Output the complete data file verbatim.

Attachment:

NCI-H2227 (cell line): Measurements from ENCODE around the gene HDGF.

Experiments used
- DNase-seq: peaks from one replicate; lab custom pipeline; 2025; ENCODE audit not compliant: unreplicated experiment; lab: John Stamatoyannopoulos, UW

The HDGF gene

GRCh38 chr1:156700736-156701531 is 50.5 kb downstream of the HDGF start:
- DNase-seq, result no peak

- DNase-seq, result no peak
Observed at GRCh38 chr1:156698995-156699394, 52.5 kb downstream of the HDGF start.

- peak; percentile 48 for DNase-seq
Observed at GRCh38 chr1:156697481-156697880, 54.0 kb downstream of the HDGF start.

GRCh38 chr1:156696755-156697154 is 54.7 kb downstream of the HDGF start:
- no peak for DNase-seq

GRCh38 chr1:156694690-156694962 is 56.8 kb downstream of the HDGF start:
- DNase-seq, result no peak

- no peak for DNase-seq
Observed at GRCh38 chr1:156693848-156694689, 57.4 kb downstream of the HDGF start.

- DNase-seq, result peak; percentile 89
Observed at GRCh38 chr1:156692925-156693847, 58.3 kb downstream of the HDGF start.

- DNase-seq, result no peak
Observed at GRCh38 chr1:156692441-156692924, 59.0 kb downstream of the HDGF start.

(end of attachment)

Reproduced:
NCI-H2227 (cell line): Measurements from ENCODE around the gene HDGF.

Experiments used
- DNase-seq: peaks from one replicate; lab custom pipeline; 2025; ENCODE audit not compliant: unreplicated experiment; lab: John Stamatoyannopoulos, UW

The HDGF gene

GRCh38 chr1:156700736-156701531 is 50.5 kb downstream of the HDGF start:
- DNase-seq, result no peak

- DNase-seq, result no peak
Observed at GRCh38 chr1:156698995-156699394, 52.5 kb downstream of the HDGF start.

- peak; percentile 48 for DNase-seq
Observed at GRCh38 chr1:156697481-156697880, 54.0 kb downstream of the HDGF start.

GRCh38 chr1:156696755-156697154 is 54.7 kb downstream of the HDGF start:
- no peak for DNase-seq

GRCh38 chr1:156694690-156694962 is 56.8 kb downstream of the HDGF start:
- DNase-seq, result no peak

- no peak for DNase-seq
Observed at GRCh38 chr1:156693848-156694689, 57.4 kb downstream of the HDGF start.

- DNase-seq, result peak; percentile 89
Observed at GRCh38 chr1:156692925-156693847, 58.3 kb downstream of the HDGF start.

- DNase-seq, result no peak
Observed at GRCh38 chr1:156692441-156692924, 59.0 kb downstream of the HDGF start.